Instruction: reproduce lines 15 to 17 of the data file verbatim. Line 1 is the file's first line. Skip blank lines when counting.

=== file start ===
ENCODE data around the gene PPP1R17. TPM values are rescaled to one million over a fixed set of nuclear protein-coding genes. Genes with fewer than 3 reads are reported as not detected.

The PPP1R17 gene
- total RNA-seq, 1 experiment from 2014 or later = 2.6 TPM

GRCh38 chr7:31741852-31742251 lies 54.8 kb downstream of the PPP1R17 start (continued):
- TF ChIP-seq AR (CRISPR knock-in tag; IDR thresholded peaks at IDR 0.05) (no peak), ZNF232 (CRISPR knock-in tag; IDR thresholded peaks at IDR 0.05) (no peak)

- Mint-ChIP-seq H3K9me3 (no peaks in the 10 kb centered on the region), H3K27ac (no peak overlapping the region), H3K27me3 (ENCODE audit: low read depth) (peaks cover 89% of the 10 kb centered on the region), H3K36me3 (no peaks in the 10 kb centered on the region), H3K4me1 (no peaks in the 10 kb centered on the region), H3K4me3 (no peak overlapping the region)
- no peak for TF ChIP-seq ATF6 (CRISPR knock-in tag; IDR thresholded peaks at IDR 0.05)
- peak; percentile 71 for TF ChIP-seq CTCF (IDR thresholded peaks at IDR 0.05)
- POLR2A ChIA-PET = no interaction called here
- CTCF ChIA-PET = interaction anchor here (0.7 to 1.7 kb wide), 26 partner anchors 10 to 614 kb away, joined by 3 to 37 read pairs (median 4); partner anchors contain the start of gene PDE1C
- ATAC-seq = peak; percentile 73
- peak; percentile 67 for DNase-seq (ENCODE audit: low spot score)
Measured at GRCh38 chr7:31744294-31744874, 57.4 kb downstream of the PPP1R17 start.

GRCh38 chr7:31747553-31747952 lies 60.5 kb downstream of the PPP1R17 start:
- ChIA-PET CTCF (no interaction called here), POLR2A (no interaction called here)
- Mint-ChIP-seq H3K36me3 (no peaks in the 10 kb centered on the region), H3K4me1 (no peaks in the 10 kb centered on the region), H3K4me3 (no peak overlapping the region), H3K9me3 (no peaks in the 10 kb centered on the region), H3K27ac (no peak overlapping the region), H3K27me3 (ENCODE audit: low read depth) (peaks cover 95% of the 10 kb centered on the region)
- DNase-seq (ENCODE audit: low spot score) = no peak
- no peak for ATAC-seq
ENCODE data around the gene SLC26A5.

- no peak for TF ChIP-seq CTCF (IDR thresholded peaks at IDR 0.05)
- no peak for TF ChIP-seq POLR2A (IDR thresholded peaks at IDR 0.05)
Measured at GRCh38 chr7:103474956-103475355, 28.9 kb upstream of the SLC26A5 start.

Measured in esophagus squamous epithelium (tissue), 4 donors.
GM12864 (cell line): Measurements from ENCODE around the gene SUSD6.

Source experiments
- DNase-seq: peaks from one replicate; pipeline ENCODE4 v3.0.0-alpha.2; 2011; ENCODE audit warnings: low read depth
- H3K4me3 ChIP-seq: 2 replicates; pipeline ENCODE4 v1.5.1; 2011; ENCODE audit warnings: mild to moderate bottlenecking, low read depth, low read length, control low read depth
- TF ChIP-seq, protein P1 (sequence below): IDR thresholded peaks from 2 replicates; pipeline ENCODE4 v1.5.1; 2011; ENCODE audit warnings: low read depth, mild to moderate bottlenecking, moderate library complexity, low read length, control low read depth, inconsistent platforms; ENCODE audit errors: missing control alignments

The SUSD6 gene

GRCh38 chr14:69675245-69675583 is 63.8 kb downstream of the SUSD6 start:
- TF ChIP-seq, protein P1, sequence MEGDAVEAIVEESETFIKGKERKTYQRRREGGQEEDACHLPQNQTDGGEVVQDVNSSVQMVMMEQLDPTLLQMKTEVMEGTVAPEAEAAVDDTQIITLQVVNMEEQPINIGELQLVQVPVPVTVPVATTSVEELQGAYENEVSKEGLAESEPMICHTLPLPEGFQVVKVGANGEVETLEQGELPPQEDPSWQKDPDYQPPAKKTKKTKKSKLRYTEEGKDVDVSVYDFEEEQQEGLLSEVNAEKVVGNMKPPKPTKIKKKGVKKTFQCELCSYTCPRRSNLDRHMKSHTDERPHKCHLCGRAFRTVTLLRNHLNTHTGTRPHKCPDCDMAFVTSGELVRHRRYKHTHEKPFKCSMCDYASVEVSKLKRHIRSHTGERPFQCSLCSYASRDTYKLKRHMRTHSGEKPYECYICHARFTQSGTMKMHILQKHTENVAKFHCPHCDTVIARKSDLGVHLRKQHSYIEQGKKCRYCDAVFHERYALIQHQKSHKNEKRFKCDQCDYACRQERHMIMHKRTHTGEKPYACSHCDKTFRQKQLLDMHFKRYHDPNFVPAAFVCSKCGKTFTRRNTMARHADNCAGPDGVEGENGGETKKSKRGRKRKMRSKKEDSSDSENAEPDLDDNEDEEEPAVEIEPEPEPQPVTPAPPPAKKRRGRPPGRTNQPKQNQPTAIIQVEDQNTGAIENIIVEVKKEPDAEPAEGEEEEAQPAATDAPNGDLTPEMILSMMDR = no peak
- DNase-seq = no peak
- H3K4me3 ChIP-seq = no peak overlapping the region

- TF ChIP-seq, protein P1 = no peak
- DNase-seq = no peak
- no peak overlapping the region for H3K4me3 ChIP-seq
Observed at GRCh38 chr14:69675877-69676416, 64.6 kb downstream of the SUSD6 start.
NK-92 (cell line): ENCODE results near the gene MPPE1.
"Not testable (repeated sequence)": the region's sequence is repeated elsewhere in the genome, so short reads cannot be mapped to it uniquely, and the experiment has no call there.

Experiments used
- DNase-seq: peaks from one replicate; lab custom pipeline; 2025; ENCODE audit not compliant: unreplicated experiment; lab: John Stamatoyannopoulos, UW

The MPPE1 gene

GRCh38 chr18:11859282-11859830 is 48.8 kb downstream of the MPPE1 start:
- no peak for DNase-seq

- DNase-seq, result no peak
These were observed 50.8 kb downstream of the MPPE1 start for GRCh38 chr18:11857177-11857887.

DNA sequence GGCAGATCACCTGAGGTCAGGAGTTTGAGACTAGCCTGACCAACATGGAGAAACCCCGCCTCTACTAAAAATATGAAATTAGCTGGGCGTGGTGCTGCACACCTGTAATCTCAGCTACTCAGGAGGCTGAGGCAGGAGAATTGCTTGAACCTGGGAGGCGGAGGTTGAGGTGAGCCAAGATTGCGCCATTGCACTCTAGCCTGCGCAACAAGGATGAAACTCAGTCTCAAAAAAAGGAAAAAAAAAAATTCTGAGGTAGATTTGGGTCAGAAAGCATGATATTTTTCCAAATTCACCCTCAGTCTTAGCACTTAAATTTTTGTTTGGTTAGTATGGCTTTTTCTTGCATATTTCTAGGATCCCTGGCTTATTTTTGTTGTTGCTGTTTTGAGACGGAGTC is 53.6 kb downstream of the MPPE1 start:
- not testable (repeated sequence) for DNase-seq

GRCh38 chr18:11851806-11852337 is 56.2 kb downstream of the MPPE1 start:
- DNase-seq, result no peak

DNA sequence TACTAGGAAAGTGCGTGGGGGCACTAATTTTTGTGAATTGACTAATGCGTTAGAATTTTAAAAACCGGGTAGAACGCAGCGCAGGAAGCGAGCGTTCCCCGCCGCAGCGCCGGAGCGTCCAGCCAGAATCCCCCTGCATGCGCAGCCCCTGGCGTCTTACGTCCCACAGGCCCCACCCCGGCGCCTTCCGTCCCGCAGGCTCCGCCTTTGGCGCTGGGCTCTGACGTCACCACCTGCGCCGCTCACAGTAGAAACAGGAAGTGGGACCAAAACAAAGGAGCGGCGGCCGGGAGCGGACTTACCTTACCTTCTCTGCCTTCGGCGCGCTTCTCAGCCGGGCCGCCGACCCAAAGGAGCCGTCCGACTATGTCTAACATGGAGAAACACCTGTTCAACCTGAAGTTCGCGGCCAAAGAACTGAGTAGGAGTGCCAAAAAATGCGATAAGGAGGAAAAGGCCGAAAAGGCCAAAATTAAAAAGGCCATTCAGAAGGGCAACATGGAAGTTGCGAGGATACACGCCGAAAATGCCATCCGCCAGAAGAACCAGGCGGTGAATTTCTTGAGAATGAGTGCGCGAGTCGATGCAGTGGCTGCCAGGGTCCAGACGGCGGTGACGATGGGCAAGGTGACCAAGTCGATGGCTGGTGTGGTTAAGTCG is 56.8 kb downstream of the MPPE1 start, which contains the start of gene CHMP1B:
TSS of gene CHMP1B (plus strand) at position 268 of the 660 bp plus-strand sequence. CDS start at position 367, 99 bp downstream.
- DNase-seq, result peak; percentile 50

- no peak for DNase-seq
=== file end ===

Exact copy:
- ChIA-PET CTCF (no interaction called here), POLR2A (no interaction called here)
- Mint-ChIP-seq H3K36me3 (no peaks in the 10 kb centered on the region), H3K4me1 (no peaks in the 10 kb centered on the region), H3K4me3 (no peak overlapping the region), H3K9me3 (no peaks in the 10 kb centered on the region), H3K27ac (no peak overlapping the region), H3K27me3 (ENCODE audit: low read depth) (peaks cover 95% of the 10 kb centered on the region)
- DNase-seq (ENCODE audit: low spot score) = no peak